Pro Tips: How the Challenges of Photojournalism Can Make You a Better Photographer


Taken in Juno, Alaska, during Steve Simon’s travels for the America at the Edge project. He chose black and white because “it’s such a strong part of the tradition, and of the photojournalism that inspired me. And because color can often be distracting, while black and white cuts to the content.”
All Photos © Steve Simon

Some years ago Steve Simon took a leave from his job as a newspaper photographer in his native Canada and headed south across the border on a self-assigned project. “I’d loved photography since I was a kid in Montreal, roaming the streets, inspired by Cartier-Bresson,” Simon says, “but I’d been working 10 years at the newspaper, doing the same things again and again. I was looking for a way to get the inspiration back, to explore the power of what photography can be.”

He’d read an article about how Canada was becoming more and more like the United States. “I believed it was,” he says, “and I decided to drive across the northern edge of the US and see what our future might be.”

Over a couple of summers he traveled from Alaska to Maine, photographing in the 14 states that border Canada. The project, which he titled America at the Edge, rekindled his passion for photography and changed his life. He ultimately moved to the US and is now a citizen of both countries.

Newspaper photography prepared him for the project and for life as a freelance photojournalist. “Shooting on a regular basis for a variety of assignments speeds up response time,” he says, “so I was able to react quickly to what I saw. I was also good at problem solving in the field and dealing with a variety of people very quickly.”

At a Memorial Day parade in New York City for America at the Edge. “A cardboard flag someone was holding reflected into his glasses,” Simon says.

“This caught my attention in a rough section of Detroit, as it was intended to.” The image is in America at the Edge.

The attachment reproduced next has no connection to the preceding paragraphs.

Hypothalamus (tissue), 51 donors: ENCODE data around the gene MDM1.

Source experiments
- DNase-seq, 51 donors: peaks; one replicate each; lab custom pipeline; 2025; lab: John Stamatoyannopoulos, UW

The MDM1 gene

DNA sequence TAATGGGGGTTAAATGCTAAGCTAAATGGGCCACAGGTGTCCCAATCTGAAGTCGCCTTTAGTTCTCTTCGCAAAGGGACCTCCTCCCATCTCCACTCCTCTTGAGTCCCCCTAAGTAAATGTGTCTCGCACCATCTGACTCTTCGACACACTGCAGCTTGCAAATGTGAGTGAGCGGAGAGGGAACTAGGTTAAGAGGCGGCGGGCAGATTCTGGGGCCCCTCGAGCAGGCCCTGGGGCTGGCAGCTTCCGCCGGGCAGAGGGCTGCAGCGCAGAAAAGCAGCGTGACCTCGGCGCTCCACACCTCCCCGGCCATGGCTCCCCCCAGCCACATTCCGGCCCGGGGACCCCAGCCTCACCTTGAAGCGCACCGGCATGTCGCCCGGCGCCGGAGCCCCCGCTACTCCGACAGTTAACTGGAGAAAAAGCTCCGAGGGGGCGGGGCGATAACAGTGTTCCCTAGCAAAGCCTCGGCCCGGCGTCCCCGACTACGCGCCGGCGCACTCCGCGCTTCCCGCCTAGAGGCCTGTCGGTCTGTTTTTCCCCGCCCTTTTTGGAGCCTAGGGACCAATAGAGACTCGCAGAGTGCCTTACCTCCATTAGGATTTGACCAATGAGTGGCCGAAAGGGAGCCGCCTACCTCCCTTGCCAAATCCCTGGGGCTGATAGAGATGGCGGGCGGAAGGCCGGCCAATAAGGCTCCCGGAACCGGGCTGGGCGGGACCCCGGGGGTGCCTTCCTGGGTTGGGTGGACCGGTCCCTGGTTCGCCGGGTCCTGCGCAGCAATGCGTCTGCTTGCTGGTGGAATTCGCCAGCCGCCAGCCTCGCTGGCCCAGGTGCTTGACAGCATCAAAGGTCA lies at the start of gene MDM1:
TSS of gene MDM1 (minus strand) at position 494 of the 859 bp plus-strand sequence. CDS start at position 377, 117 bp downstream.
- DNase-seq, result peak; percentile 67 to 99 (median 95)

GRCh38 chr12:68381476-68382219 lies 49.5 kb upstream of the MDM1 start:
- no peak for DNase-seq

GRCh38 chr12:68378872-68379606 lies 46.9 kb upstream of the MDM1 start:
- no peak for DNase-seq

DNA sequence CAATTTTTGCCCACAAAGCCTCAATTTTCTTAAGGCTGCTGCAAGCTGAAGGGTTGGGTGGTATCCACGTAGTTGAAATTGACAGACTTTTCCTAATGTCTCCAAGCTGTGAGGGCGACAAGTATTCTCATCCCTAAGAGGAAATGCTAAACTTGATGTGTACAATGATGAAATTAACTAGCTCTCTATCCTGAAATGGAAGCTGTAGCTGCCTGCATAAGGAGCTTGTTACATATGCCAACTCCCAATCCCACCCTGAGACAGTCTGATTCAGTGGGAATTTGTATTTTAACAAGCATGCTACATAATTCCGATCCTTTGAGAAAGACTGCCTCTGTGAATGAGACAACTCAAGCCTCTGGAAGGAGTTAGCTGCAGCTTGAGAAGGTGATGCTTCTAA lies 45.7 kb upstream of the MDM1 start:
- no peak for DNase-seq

One of Simon’s photos for his post-9/11 book, Empty Sky. “For a time there was talk of making taking pictures in the area illegal because it was a crime scene, but that never came to be.” The 9/11 memorial museum bought a set of his images for its collection, and some are on display.

Telling The Story
For Simon, photojournalism is a passion. “If you find something that excites you as a photographer—some theme or project—it can have a profound effect on your life. That’s not just for professionals; it’s the same for amateurs, too. And the distinction has nothing to do with quality, only with how you earn your living.”

The challenge, he says, is to look at some recent photographs you’ve taken, to spill them out on a table or spread them across the screen, and think about them in terms of a set of images. They can be of anything—landscapes, sports, travel shots; just put them out there. Do you see the same image over and over again?

“Creating a set of images,” Simon says, “forces me to tell the story of my passion; to look at two images that are similar and choose the best one, the one that advances the story. Ultimately that forces me to move forward, to get deeper into the story, and not shoot the same shot again and again.”

While each individual image in the set has to be strong, when you put them together the sum has to be greater than the parts. “Each image communicates something, maybe something a little similar, but by the end of the set—be it eight, 12, or 20 pictures—the viewer has information that none of the individual pictures could communicate by itself, and, you hope, a greater understanding of the story. And you start to see things you might not have otherwise recognized without working on the images this way. It’s a very positive journey; experience the process, no matter what the subject, and you’ll grow as a photographer.”